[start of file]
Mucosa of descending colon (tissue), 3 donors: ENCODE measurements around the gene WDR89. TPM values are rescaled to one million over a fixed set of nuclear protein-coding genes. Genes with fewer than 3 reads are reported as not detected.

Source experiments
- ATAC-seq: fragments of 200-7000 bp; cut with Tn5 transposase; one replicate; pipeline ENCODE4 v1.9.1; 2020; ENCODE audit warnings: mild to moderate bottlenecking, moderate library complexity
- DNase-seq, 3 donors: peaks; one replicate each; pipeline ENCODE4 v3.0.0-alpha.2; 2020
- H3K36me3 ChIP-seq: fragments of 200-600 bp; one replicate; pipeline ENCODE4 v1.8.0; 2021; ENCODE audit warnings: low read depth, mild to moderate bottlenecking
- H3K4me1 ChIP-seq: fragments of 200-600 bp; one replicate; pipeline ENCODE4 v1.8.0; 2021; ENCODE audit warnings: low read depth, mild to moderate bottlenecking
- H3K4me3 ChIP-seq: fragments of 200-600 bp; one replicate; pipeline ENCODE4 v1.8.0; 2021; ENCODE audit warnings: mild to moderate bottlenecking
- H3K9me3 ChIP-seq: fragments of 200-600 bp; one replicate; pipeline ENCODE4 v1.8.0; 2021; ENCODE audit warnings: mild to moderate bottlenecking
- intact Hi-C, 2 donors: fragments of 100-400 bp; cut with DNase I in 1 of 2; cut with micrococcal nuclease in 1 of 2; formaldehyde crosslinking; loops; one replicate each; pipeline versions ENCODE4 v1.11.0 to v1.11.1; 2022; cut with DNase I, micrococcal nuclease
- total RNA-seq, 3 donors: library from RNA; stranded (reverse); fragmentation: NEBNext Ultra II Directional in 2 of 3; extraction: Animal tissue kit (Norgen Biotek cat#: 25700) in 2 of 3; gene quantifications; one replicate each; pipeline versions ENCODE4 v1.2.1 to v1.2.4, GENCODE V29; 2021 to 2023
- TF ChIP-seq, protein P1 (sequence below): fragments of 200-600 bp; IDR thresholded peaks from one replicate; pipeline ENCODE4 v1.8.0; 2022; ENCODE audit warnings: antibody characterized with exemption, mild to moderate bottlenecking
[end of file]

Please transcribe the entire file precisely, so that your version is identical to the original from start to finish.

Mucosa of descending colon (tissue), 3 donors: ENCODE measurements around the gene WDR89. TPM values are rescaled to one million over a fixed set of nuclear protein-coding genes. Genes with fewer than 3 reads are reported as not detected.

Source experiments
- ATAC-seq: fragments of 200-7000 bp; cut with Tn5 transposase; one replicate; pipeline ENCODE4 v1.9.1; 2020; ENCODE audit warnings: mild to moderate bottlenecking, moderate library complexity
- DNase-seq, 3 donors: peaks; one replicate each; pipeline ENCODE4 v3.0.0-alpha.2; 2020
- H3K36me3 ChIP-seq: fragments of 200-600 bp; one replicate; pipeline ENCODE4 v1.8.0; 2021; ENCODE audit warnings: low read depth, mild to moderate bottlenecking
- H3K4me1 ChIP-seq: fragments of 200-600 bp; one replicate; pipeline ENCODE4 v1.8.0; 2021; ENCODE audit warnings: low read depth, mild to moderate bottlenecking
- H3K4me3 ChIP-seq: fragments of 200-600 bp; one replicate; pipeline ENCODE4 v1.8.0; 2021; ENCODE audit warnings: mild to moderate bottlenecking
- H3K9me3 ChIP-seq: fragments of 200-600 bp; one replicate; pipeline ENCODE4 v1.8.0; 2021; ENCODE audit warnings: mild to moderate bottlenecking
- intact Hi-C, 2 donors: fragments of 100-400 bp; cut with DNase I in 1 of 2; cut with micrococcal nuclease in 1 of 2; formaldehyde crosslinking; loops; one replicate each; pipeline versions ENCODE4 v1.11.0 to v1.11.1; 2022; cut with DNase I, micrococcal nuclease
- total RNA-seq, 3 donors: library from RNA; stranded (reverse); fragmentation: NEBNext Ultra II Directional in 2 of 3; extraction: Animal tissue kit (Norgen Biotek cat#: 25700) in 2 of 3; gene quantifications; one replicate each; pipeline versions ENCODE4 v1.2.1 to v1.2.4, GENCODE V29; 2021 to 2023
- TF ChIP-seq, protein P1 (sequence below): fragments of 200-600 bp; IDR thresholded peaks from one replicate; pipeline ENCODE4 v1.8.0; 2022; ENCODE audit warnings: antibody characterized with exemption, mild to moderate bottlenecking